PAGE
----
Governor Pence Cracks Down On Food Stamps


Indiana’s new mandate maintains that, “any able-bodied Indiana adult without children will need to be working at least 20 hours a week, be in job training, or searching for employment in order to qualify for the Supplemental Nutrition Assistance Program.(SNAP).

The rules change will allow recipients to work up to 20 hours a week and still be eligible for the assistance.

The mandate went into effect in 2015. According to Indiana State’s Family and Social Services website, the new plan has reduced the amount of welfare recipients greatly.

Here is a statement from the Indiana Family and Social Services Administration explaining the new program.


For SNAP clients between the ages of 18 and 49 who are not disabled and do not have children or other dependents, benefits are limited to three months in a 36 month period unless they are:

  • Working an average of 20 hours per week for a total of 80 hours per month
  • Participating in at least 20 hours a week of approved employment and training activities such as through the Indiana Manpower Placement and Comprehensive Training (IMPACT) program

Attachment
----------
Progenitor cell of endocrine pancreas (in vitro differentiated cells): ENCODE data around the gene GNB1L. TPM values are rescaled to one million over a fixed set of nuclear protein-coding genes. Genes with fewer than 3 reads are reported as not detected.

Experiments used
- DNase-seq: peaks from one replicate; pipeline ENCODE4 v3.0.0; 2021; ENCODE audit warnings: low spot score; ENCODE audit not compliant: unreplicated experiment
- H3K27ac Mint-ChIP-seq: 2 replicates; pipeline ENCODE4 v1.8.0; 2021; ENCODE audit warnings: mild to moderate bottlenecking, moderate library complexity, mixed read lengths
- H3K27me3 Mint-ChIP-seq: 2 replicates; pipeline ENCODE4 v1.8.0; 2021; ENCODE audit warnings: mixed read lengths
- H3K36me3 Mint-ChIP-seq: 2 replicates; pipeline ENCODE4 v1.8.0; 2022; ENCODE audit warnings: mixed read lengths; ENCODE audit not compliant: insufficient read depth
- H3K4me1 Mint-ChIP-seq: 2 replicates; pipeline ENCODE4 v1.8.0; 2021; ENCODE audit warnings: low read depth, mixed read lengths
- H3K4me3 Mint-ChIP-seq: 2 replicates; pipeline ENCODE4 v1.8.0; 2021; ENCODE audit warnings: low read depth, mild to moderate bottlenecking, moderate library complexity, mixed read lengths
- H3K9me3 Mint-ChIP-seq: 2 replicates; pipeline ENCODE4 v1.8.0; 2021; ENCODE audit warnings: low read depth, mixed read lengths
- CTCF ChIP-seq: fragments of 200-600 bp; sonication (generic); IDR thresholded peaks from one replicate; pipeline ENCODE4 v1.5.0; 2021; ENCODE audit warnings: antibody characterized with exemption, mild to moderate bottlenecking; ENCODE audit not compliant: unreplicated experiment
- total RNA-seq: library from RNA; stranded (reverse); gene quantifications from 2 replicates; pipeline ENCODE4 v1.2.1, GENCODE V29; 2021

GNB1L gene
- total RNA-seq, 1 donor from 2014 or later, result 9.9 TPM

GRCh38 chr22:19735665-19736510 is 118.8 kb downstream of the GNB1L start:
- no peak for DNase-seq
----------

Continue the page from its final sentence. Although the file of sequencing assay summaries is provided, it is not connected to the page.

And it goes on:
• Participating in a combination of work and employment and training activities for at least 20 hours a week
  • Participating in a Community Workforce Experience (CWEP) “workfare” activity for the required hours

To help clients qualify for jobs and become self-sufficient, FSSA offers employment and training services to any SNAP recipient at no cost to the recipient. These services include job search, job readiness and job placement assistance. Additional services such as transportation to training or job interviews and appropriate clothing needed for work are also available.

Also included on the Indiana Family and Social Service webpage, is the finding on how well this new program has worked.

In the first six months after reestablishing time limits for able-bodied adults with dependents receiving SNAP, Indiana has seen the number receiving SNAP benefits decrease by 68 percent.

In July 2015,when time-limited benefits were first reinstated, 49,576 able-bodied adults without dependents between the ages 18 and 49 were receiving SNAP benefits; sometimes referred to as food stamps. As of January 2016 that number had dropped 68 percent to 15,766. Nearly 5,000 Hoosiers who were receiving benefits in July are no longer receiving assistance because they obtained gainful employment and now have an income that exceeds eligibility standards. Those who are still receiving benefits are now required to participate in at least 20 hours of work-related activities a week to maintain their eligibility.

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